Let the record show that Sergio Romo's first pitch to a hitter since he froze Detroit's Miguel Cabrera with a fastball to end the World Series was another fastball. He threw it to Hector Sanchez during live batting practice Tuesday. Like Cabrera, Sanchez let the pitch go.
Manager Bruce Bochy said he flashed back to Romo's championship-clinching pitch and surmised a lot of other Giants, including Romo, did, too.
No, Romo said, "I've had a lot of time this offseason to reflect on what happened. Today was pretty much just trying to stay focused and being in the zone, really, just trying to show the guys that they don't have to worry about me. I'm ready."
In fact, Romo said he is a lot closer to being ready for competition than he thought he would be by now, a good sign for Mexico's team heading into the World Baseball Classic.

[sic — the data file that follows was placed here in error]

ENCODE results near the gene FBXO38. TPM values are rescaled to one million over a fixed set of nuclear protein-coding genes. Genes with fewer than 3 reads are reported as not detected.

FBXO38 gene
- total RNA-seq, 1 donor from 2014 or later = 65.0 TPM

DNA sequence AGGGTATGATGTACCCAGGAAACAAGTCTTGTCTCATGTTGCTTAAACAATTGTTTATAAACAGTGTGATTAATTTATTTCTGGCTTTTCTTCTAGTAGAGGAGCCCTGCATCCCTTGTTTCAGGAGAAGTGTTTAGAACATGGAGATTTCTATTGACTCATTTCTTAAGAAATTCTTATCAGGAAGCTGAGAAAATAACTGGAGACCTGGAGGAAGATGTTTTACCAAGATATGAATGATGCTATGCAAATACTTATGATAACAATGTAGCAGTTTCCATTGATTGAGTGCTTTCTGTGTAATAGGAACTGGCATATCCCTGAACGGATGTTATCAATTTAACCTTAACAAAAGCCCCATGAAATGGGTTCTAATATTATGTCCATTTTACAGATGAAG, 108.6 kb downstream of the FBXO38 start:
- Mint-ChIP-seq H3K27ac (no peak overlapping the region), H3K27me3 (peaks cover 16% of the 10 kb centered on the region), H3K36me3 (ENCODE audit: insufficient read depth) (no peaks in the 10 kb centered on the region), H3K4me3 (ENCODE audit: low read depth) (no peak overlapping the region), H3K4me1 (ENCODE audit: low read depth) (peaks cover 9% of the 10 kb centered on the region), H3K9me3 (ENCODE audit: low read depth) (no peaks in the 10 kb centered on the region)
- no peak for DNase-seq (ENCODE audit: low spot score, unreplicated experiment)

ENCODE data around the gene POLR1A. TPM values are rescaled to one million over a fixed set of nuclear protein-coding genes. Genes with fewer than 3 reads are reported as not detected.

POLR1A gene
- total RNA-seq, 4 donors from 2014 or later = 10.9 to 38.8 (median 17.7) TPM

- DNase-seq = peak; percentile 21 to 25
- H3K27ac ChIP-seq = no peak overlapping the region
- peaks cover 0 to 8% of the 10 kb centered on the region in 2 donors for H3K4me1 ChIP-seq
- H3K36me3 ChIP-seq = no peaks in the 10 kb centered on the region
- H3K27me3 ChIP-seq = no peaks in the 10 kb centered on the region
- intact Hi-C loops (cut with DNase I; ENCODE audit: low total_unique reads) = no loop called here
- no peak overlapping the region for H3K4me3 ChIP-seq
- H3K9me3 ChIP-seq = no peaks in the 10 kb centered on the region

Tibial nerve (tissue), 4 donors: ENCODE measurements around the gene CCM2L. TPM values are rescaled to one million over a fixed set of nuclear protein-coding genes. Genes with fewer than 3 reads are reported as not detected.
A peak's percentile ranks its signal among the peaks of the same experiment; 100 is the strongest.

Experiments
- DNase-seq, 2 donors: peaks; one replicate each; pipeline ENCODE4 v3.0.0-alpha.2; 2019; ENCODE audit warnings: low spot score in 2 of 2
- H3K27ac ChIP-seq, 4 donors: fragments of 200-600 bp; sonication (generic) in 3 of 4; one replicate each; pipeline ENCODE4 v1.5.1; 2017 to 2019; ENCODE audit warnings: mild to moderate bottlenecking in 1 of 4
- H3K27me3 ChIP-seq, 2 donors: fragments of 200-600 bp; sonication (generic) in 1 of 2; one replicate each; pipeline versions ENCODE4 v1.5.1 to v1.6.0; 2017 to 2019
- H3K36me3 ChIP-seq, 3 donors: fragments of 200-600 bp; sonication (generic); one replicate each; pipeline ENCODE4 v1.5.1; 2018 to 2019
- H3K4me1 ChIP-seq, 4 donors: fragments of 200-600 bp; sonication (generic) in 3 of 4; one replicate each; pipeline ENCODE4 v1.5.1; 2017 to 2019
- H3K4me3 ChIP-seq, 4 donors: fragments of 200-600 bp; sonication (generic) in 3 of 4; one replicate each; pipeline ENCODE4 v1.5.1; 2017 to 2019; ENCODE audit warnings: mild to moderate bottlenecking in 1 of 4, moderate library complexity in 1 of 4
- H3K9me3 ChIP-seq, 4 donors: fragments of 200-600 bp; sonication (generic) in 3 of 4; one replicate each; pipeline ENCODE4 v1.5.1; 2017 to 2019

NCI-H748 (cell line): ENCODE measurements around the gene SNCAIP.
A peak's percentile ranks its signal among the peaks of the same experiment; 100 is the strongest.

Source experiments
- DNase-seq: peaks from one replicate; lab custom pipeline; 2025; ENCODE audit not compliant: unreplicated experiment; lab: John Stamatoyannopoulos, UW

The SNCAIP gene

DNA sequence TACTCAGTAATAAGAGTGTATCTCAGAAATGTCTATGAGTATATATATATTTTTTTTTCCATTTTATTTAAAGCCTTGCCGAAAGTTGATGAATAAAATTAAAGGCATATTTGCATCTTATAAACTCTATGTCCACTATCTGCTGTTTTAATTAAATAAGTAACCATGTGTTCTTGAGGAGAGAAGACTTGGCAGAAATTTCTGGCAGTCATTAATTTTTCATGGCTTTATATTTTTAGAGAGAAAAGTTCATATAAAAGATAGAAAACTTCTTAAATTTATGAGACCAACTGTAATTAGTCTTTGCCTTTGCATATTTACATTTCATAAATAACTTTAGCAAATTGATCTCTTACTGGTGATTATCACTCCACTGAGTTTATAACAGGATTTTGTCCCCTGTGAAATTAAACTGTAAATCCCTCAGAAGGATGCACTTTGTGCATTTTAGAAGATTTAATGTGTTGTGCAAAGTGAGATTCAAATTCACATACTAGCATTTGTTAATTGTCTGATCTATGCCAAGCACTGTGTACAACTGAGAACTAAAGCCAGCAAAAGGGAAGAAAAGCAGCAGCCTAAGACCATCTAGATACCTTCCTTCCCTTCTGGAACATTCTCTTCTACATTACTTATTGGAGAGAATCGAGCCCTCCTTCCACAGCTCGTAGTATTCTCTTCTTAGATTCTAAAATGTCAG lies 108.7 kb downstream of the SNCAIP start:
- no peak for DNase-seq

In a revealing discussion with reporters, Romo said that last year as he became the primary closer down the stretch and through the postseason, he experienced a metamorphosis. Rather than feeling he had to prove himself to teammates, he derived strength and confidence from the faith he sensed from them.
"The one thing I feel I did most was I trusted my teammates, their faith and confidence in me. It never wavered," the 29-year-old right-hander said. "It kind of made me feel like (they thought), 'Just give it to Romo and it's over.'
"That made me feel like a million bucks every time I got the ball. If I lacked any confidence or faith in myself, I wouldn't have been able to do that. Once I got a chance to trust them, and fully trust them, and sell out to that cause, I feel it made me that much better."
That chip that Romo always seemed to have on his shoulder when he pitched? He said his teammates' faith shrank it.


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